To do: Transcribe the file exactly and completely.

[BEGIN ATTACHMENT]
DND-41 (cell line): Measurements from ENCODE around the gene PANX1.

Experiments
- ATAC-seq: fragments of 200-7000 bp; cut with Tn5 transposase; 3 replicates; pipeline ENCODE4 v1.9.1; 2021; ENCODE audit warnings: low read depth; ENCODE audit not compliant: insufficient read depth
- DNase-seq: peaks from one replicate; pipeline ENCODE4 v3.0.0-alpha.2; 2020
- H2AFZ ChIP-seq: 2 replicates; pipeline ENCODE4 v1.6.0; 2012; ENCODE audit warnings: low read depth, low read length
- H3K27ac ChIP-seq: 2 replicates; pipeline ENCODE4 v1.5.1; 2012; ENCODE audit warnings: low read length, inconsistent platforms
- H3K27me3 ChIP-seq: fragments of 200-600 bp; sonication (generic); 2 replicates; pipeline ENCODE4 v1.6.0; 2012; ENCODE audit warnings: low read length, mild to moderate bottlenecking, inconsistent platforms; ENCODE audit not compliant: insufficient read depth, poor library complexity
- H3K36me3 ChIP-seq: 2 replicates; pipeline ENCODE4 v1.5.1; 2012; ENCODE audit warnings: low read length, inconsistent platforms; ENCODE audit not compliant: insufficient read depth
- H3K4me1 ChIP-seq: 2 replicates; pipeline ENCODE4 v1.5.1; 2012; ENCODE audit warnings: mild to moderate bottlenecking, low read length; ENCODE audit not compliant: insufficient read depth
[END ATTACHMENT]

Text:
DND-41 (cell line): Measurements from ENCODE around the gene PANX1.

Experiments
- ATAC-seq: fragments of 200-7000 bp; cut with Tn5 transposase; 3 replicates; pipeline ENCODE4 v1.9.1; 2021; ENCODE audit warnings: low read depth; ENCODE audit not compliant: insufficient read depth
- DNase-seq: peaks from one replicate; pipeline ENCODE4 v3.0.0-alpha.2; 2020
- H2AFZ ChIP-seq: 2 replicates; pipeline ENCODE4 v1.6.0; 2012; ENCODE audit warnings: low read depth, low read length
- H3K27ac ChIP-seq: 2 replicates; pipeline ENCODE4 v1.5.1; 2012; ENCODE audit warnings: low read length, inconsistent platforms
- H3K27me3 ChIP-seq: fragments of 200-600 bp; sonication (generic); 2 replicates; pipeline ENCODE4 v1.6.0; 2012; ENCODE audit warnings: low read length, mild to moderate bottlenecking, inconsistent platforms; ENCODE audit not compliant: insufficient read depth, poor library complexity
- H3K36me3 ChIP-seq: 2 replicates; pipeline ENCODE4 v1.5.1; 2012; ENCODE audit warnings: low read length, inconsistent platforms; ENCODE audit not compliant: insufficient read depth
- H3K4me1 ChIP-seq: 2 replicates; pipeline ENCODE4 v1.5.1; 2012; ENCODE audit warnings: mild to moderate bottlenecking, low read length; ENCODE audit not compliant: insufficient read depth